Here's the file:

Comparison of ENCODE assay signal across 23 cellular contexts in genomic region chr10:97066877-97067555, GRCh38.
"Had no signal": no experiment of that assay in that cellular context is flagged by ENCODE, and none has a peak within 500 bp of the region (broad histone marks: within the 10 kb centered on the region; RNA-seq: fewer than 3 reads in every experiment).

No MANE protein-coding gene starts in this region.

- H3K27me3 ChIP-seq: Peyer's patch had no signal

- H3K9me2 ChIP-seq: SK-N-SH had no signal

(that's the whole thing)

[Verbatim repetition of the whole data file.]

Comparison of ENCODE assay signal across 23 cellular contexts in genomic region chr10:97066877-97067555, GRCh38.
"Had no signal": no experiment of that assay in that cellular context is flagged by ENCODE, and none has a peak within 500 bp of the region (broad histone marks: within the 10 kb centered on the region; RNA-seq: fewer than 3 reads in every experiment).

No MANE protein-coding gene starts in this region.

- H3K27me3 ChIP-seq: Peyer's patch had no signal

- H3K9me2 ChIP-seq: SK-N-SH had no signal